The harsh reality is that printed newspapers are no longer one of the dominant methods of delivering news and information to people, and arguably haven’t been for some time. That doesn’t mean the skills and expertise of journalists who work for those institutions aren’t valuable any more — if anything, they are even more valuable (although they are also facing a lot more competition from things that don’t even look like journalism). But they need to be done in different ways, and a kind of reactionary, fetishistic attachment to printing things on paper is not going to help. As Betaworks CEO John Borthwick put it at paidContent 2012, media companies need to stop fixating on specific containers for information.

Post and thumbnail images courtesy of Flickr users Zarko Drincic and George Kelly

16 Responses to “New Orleans, newspapers and the beginning of the end”

  1. lowell stewart

    what is unclear is the relationship as always between the medium and the message, in this case local news when produced for print publication compared to when produced for on line distribution. In the specific case of the intended changes to the T-P we are informed that the changes include staff reductions of a third. How can the content remain the same if the human resources are reduced by this amount? I’m trying to understand from those with better knowledge of the journalism industry if there are efficiencies with internet distribution which allow for the content to not be reduced in depth, significance or quantity when the staff is reduced in this way.

  2. Prince Campbell

    Nice piece. As a person who was born and raised in New Orleans and know some of the paper’s writers (S/O to Kat Stelly!)I felt bad when I heard the news. But honestly, the paper part of the news business has been dead for years.

    There is only one reason people will read a newspaper, a news magazine or even a news website. It’s when they want to know more. We can get a synopsis of what’s happening from dozens of places including friends, twitter or aggregation sites like Newser and Huffpo. But if I am am interested in the details then I read and will pay for the privilege.
    It may seem counter-intuitive but the financial answer for news organizations is to invest in giving people more not less. And not on paper.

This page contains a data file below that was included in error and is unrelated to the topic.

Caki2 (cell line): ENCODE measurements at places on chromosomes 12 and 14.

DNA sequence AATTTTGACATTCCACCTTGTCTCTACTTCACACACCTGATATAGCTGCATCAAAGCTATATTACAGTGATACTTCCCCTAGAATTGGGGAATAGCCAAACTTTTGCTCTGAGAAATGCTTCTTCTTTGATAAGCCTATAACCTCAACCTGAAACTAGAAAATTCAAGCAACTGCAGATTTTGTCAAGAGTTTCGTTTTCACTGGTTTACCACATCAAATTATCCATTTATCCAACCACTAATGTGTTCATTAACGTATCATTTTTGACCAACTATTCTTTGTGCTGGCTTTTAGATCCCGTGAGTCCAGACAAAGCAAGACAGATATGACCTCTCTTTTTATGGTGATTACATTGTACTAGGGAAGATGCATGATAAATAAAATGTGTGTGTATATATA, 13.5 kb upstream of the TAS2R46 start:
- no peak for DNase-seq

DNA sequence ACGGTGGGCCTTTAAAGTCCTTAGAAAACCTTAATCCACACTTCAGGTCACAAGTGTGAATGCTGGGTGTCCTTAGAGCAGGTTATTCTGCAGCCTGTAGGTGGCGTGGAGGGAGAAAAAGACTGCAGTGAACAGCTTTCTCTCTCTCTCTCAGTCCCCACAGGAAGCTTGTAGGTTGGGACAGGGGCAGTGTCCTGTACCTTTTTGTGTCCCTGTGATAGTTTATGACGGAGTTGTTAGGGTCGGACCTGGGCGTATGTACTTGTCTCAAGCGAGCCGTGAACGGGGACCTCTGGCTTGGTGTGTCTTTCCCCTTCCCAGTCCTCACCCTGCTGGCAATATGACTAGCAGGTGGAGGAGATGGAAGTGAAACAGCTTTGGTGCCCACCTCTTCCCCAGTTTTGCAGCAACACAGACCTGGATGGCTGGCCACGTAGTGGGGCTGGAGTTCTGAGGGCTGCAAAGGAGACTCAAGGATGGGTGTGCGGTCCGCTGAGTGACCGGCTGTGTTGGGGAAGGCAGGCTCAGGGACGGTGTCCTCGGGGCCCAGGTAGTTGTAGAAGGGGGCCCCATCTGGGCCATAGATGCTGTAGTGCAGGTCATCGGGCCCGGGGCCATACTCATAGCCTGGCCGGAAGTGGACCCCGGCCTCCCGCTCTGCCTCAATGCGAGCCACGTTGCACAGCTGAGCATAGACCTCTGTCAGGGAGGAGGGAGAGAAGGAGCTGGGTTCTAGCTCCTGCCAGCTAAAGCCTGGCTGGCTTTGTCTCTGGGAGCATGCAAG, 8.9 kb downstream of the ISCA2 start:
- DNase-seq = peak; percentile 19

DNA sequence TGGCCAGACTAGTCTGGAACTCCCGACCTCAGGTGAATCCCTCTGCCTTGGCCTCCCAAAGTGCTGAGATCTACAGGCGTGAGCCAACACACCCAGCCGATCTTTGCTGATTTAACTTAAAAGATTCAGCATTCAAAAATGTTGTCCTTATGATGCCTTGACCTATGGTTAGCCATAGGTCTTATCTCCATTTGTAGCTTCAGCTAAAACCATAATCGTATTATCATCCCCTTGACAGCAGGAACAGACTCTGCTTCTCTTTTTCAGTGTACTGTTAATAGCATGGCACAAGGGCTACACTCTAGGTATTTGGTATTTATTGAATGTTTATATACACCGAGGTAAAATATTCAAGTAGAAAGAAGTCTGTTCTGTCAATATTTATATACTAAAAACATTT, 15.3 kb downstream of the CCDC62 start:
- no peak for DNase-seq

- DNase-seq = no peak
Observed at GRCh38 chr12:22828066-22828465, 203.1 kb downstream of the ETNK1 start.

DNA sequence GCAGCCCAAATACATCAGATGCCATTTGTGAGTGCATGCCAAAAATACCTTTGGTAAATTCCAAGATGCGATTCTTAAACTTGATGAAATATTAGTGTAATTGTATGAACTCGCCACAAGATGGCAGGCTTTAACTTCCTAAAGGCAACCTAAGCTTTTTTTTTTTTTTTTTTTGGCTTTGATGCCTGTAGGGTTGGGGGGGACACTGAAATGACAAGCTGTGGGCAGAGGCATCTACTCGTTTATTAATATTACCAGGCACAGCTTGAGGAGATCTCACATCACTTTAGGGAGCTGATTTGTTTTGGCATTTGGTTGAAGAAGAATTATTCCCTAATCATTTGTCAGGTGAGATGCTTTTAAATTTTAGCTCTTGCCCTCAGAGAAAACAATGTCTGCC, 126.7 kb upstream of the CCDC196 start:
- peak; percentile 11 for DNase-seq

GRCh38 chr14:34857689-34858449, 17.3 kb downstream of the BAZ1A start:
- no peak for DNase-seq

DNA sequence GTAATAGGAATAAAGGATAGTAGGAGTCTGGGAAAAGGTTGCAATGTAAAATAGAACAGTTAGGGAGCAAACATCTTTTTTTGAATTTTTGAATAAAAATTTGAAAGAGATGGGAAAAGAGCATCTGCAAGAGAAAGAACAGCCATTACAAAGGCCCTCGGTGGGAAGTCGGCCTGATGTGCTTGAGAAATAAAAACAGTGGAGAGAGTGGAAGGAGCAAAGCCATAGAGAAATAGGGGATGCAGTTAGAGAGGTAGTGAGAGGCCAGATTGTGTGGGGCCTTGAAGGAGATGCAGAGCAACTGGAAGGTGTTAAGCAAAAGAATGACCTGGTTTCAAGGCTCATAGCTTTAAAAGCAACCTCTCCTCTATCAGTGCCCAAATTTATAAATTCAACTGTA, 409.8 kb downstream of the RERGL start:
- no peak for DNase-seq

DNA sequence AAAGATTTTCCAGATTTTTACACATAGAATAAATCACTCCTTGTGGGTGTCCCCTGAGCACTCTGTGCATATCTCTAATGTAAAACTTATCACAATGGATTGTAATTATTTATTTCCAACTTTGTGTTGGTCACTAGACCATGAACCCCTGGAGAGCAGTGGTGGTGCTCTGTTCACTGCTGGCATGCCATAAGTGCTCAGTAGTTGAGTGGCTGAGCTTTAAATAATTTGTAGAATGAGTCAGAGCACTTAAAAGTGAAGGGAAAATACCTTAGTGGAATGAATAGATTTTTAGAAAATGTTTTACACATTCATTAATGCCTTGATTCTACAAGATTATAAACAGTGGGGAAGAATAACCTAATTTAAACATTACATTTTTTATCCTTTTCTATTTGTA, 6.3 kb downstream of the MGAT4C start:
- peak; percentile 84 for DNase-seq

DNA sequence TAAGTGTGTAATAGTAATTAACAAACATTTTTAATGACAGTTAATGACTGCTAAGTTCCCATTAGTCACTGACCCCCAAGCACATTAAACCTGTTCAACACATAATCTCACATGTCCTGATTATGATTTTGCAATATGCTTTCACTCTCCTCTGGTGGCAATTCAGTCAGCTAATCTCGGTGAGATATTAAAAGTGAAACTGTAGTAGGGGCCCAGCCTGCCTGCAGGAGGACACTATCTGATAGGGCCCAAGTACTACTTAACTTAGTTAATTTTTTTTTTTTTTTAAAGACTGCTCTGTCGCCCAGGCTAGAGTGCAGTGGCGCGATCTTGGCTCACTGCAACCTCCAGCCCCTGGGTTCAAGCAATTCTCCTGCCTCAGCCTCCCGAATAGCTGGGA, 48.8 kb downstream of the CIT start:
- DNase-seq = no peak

3. What a shame that the Newhouse organization never realized how to run a paper–anywhere it seems. How tragic for the people of New Orleans–and fine paper bites the dust and journalists are reduced to, well, nothing.

  4. Mark Rogers

    As I understand it, you advocate a value-added section as a better way to go than paywalls. The Globe and Mail had something like this called Globe Insider, but abandoned it in 2008 for the more limited Globe Plus. Now they’re creating with a paywall. What are your thoughts on this?

    • True, most in New Orleans don’t have internet at home, it’s also true that New Orleans has the highest rate of illiteracy in the nation (so who was actually reading the paper, if anybody?)

  5. Chucolo

    It’s a revenue question. Digital advertising revenues don’t cut it, and may never do so. (After all, if you have an infinite supply of ad space, what’s a digital ad really worth, regardless of whether it’s “targeted” advertising or not.) The shift to a digital-centric way of doing business is well under way at most newspapers. The hard part, as we are now seeing, is how a newspaper publisher can continue operating in a revenue environment that is about 15 percent of what print generates. And if you look at many digital-only sites that aren’t backed by some sort of fundraising element or financial entity, you quickly find you get what you pay for….

    • Syed Karim

      @Chucolo: Obviously, revenue plays a part. A huge part. But it’s by no mean *just* a revenue question. It’s a revenue and costs question. Sure, unit-pricing of print advertising is an order of magnitude greater than that of digital. But production and distribution costs are also that much greater. For the time being, non-national newspapers in the US are in the lousy position of having print operations that are no longer viable, but not yet having a large enough digital audience to be profitable online. Ad rates are on the upswing and some digital products are selling at rates comparable to their analog counterparts. But who knows how many publishers will be able to hang on while the ad market catches up with their cost structure.

  6. johntedesco

    Despite all the talk about print being dead, a lot of people still read the newspaper. We recently ran a short little feature about a historic house. It was published on the bottom corner of page 2B of our Metro section — about as hard to find as you can get.

    Yesterday the curator of the house emailed me to thank us for running that little story. They’ve received 50 phone calls from people who read the article and the calls “are still coming in.”

    So if I were a media baron, I wouldn’t be so quick to abandon my printing press. Print has certain strengths, and the Web has certain strengths. I’d like to see the Times-Picayune capitalize on both of them in smart ways. But I don’t have my fingers crossed.

  7. Seems really antiquated to have printed news in a society where technology has made it possible for news to be updated so much more frequently and efficiently. Sad to see it go, but progression is inevitable. JMO